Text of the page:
In the present embodiment, too, the electrodes 62a and 62b excite a longitudinal elastic wave propagating in the direction L as a result of the piezoelectric transverse effect, and the electrodes 63a and 63b convert the elastic wave to the electric voltage. Similarly to the previous embodiments, the piezoelectric transformer of the present embodiment shows the step-up/step-down action by setting the ratio l01 /l02 appropriately.

In the piezoelectric transformer of the present embodiment, it should be noted that the velocity of the elastic wave propagating through the substrate 61 is reduced in correspondence to the part underneath the electrodes 62a, 62b, 63a and 63b because of the piezoelectric reaction. More specifically, when an input current source is connected across the electrodes 62a and 62b and an output load connected across the electrodes 63a and 63b, the space charges that are induced in the substrate 61 in correspondence to the passage of the elastic wave are dissipated immediately, and the elastic constant of the substrate is reduced apparently. Thereby, the velocity of the elastic wave is reduced as compared with the region where no electrode is provided. Further, the electrode itself acts as an additional mass to the substrate, and such an increase In the mass also contributes in reducing the velocity of the elastic wave. This effect is known as the mass load effect. In the case of longitudinal wave, it is well known that the LiNbO3 crystal shows the sound velocity vD of 6,830 m/sec when no electrode is provided thereon, while the crystal shows the sound velocity vE of 5,560 m/sec when the electrode is provided and a constant electric field is applied. It should be noted that the size L of the substrate 61 is set such that the substrate establishes a resonance with the one full-wavelength of the elastic wave having the velocity vE.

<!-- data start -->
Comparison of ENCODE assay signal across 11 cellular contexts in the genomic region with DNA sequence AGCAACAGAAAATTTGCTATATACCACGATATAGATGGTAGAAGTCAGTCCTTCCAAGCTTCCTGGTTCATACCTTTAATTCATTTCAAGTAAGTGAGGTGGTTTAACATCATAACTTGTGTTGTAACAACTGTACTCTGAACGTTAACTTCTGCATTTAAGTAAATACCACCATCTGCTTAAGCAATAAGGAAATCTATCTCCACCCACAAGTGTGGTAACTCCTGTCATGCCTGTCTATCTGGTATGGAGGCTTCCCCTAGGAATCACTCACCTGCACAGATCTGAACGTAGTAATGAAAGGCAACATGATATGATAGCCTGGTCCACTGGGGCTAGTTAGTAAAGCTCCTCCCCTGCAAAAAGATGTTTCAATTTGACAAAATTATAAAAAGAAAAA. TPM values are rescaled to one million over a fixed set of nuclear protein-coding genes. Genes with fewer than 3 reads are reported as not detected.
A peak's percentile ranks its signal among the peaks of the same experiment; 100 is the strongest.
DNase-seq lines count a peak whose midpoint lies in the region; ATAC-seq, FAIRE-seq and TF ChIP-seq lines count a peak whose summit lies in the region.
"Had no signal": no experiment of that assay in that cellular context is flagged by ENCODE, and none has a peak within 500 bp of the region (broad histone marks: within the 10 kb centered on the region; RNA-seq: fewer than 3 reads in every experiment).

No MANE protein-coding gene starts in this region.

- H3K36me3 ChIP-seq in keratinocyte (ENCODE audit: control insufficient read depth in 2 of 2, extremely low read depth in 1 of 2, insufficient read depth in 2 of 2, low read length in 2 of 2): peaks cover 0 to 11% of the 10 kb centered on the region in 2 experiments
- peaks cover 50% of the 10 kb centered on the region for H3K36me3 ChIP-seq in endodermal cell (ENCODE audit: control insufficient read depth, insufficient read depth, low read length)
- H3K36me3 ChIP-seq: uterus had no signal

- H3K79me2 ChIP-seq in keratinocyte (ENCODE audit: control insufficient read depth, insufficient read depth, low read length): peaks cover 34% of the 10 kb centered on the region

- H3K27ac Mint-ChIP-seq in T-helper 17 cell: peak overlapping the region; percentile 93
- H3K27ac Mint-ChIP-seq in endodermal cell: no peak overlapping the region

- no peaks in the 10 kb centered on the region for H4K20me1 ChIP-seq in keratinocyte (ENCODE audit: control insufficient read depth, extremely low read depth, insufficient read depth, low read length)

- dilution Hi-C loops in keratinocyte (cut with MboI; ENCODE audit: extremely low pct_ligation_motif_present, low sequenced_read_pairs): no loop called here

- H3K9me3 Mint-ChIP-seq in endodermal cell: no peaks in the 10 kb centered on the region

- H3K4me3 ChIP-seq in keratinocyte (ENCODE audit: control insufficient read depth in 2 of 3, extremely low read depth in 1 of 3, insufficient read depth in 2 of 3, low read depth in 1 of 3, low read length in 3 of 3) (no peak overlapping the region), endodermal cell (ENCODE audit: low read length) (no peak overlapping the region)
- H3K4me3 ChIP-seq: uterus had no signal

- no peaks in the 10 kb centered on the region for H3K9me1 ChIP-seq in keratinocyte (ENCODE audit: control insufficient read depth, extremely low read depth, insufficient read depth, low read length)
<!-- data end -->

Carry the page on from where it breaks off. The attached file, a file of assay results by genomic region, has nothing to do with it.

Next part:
When there is formed a low velocity region to extend in the direction of L through the substrate 61, it will be understood that there is a confinement of elastic energy in the low velocity region. In other words, the elastic wave is channeled along the low velocity region or channel region of the substrate on which the electrodes 62a, 62b, 63a and 63b are provided.